Since I’m approaching the one year anniversary of my blog, and this month’s theme for the ChristianWriters.com blogchain is “Discovery”, I’m taking the opportunity to note a few things I’ve discovered along the way. They’re in no particular order, and presented as relating to life, not just blogging.
One blogging tip often given is to include a photograph. Over time, I noticed that blogs with photos do tend to get your attention quickly. Although I don’t think I have a special talent, I adopted the advice. When I did, I discovered I paid more attention to the intricacies and wonders of God’s creation. So, don’t just follow the cliche and stop and smell the roses:
1. We should stop and view the world around us as if looking for a great photograph that says: “Look what our God created and blessed me with!”
“Views” are good – meaning someone at least stopped by your blog – but, you don’t know if they read it or just moved on. “Likes” are better and actually pretty neat. I take all that I get (naively, for a few I realize) as meaning someone did read the post, liked it and took the time to click the button.
But, I’ve discovered that the best of all are the real (non-spam) comments. The commenter read the post and thought about it enough to reply with an additional aspect, a word of thanks or a question. It also means they opened themselves up to possibly get a reply back – ie: open communication.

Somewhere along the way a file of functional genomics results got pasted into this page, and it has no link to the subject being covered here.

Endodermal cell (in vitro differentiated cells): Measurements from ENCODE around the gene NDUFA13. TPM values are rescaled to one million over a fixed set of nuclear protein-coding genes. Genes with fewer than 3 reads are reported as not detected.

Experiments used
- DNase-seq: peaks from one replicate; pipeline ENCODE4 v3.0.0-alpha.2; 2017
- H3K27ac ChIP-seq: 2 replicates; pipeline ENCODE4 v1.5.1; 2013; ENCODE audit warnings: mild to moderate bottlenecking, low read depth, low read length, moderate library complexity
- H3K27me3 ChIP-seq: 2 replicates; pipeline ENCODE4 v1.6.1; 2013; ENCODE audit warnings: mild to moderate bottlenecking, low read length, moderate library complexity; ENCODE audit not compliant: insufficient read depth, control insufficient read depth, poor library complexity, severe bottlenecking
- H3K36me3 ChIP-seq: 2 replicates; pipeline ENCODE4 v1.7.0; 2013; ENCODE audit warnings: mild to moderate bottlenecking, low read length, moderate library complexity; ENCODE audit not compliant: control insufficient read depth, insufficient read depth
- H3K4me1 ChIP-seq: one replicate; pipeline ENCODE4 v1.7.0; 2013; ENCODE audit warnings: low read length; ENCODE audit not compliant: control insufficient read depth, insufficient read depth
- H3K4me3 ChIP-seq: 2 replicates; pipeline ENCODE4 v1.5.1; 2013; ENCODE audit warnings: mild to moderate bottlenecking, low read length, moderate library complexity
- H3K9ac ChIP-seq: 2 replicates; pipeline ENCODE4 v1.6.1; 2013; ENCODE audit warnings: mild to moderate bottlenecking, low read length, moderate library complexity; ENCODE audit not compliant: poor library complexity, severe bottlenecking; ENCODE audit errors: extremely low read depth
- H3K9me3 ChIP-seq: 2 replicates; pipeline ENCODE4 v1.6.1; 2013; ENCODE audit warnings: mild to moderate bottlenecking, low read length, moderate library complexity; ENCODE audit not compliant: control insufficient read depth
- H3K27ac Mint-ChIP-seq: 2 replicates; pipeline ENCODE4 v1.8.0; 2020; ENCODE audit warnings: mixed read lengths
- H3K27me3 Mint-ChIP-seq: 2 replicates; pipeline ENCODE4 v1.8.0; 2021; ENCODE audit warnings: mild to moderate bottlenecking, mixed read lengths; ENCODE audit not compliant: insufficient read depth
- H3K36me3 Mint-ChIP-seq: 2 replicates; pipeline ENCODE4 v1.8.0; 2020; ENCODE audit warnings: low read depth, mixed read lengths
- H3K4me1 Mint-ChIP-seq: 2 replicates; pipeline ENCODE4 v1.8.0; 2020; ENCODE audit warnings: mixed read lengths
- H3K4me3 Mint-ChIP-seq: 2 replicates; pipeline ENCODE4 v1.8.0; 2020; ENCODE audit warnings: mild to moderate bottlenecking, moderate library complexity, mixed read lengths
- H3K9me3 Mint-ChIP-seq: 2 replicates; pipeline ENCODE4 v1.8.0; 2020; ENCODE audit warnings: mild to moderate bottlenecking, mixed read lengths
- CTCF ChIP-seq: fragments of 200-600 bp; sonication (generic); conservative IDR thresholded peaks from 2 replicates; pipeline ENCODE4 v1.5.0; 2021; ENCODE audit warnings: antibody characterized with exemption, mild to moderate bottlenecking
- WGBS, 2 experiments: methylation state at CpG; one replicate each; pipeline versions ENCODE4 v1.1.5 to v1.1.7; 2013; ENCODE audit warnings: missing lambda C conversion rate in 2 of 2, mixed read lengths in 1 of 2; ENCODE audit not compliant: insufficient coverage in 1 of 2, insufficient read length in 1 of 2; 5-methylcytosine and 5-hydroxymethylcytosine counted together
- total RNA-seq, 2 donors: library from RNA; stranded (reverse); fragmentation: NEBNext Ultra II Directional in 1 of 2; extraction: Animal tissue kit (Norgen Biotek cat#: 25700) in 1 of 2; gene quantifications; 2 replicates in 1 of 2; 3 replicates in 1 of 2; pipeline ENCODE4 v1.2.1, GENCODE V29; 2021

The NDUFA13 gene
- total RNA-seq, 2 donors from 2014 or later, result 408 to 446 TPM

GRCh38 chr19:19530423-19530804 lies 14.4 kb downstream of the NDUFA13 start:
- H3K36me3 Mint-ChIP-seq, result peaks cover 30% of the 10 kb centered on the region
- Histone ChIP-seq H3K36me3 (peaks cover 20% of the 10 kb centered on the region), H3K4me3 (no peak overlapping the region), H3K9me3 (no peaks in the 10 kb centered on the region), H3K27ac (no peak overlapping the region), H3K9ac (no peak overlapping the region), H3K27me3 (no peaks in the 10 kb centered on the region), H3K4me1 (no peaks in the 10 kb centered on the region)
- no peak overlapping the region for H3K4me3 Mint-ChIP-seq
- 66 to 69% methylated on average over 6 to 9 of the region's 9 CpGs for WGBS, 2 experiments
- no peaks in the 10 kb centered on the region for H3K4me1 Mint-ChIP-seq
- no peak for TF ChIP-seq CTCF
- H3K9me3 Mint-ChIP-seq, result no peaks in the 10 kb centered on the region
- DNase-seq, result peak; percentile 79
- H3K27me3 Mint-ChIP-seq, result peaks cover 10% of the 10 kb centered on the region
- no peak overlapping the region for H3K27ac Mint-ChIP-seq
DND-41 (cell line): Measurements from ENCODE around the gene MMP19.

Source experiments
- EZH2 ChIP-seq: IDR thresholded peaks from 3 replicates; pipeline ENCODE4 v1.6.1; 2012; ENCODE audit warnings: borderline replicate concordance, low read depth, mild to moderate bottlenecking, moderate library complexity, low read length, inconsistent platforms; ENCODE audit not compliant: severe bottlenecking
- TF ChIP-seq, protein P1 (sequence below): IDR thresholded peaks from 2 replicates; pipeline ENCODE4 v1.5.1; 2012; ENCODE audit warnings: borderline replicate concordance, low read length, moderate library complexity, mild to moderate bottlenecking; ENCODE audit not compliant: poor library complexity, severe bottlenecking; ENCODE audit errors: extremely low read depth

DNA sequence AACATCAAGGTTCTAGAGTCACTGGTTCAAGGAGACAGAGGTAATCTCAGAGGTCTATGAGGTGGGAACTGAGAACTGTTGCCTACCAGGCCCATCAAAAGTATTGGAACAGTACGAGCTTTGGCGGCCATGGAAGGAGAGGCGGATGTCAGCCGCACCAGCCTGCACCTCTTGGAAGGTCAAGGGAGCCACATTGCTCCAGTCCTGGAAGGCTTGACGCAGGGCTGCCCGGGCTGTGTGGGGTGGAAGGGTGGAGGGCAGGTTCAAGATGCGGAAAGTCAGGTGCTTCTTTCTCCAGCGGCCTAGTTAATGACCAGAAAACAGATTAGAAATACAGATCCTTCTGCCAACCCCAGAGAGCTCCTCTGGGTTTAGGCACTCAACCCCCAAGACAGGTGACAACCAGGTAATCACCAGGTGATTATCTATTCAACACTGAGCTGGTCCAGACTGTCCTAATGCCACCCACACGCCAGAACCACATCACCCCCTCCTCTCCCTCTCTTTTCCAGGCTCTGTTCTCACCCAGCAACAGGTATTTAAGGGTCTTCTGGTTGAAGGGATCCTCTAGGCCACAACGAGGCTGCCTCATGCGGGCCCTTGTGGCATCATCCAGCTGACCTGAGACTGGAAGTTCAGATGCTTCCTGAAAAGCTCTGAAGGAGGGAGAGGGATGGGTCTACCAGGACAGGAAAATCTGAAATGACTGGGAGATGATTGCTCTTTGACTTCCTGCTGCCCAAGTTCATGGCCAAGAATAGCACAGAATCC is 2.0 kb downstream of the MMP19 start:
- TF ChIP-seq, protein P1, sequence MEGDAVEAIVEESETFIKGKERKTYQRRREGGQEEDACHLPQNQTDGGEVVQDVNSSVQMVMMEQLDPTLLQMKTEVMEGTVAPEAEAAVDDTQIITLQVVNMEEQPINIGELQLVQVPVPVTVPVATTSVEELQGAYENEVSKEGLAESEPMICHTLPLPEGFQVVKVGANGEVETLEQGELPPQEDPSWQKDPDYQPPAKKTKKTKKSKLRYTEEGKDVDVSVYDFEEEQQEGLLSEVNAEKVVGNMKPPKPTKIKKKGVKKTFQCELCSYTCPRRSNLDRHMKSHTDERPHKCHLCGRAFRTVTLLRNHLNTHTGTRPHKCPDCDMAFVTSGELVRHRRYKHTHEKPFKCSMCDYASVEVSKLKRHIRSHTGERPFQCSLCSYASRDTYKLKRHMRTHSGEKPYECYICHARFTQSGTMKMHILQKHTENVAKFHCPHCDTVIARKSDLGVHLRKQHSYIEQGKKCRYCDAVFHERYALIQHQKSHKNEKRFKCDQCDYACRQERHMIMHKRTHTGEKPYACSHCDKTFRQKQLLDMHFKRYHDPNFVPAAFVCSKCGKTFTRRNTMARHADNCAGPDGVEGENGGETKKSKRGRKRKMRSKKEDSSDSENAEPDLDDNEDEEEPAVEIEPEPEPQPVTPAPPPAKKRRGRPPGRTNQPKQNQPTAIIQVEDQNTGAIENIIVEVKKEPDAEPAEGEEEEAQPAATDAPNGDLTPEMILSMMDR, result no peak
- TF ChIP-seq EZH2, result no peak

2. We build relationships by communicating. We should take the time and effort to do just that – with others around us and with God – that’s the best of all.
Some blogs have thousands of followers, and get thousands of “likes”. I’m nowhere near that level. At times, the low numbers of views, likes and comments can be discouraging and make me wonder if it’s worth it. Then, I get a comment to the effect of “Thank you, Bill. That’s just what I needed to read today”. And, then I can thank God, and rediscover that He has a purpose for me, and that day it was to write those specific words.
3. We should look for opportunities God gives us to write or say just the right words for someone each day. And, on the other side, when someone writes or says the right words for us, we need to let them know and encourage them.
4. In most things in life, especially relationships, it’s not how much or how many, but how deep.
Let the words of my mouth and the meditation of my heart be acceptable in your sight, O LORD, my rock and my redeemer. Psalms 19:14 ESV
Please check out the other “discovery” blogs on the appropriate dates in the list on the right.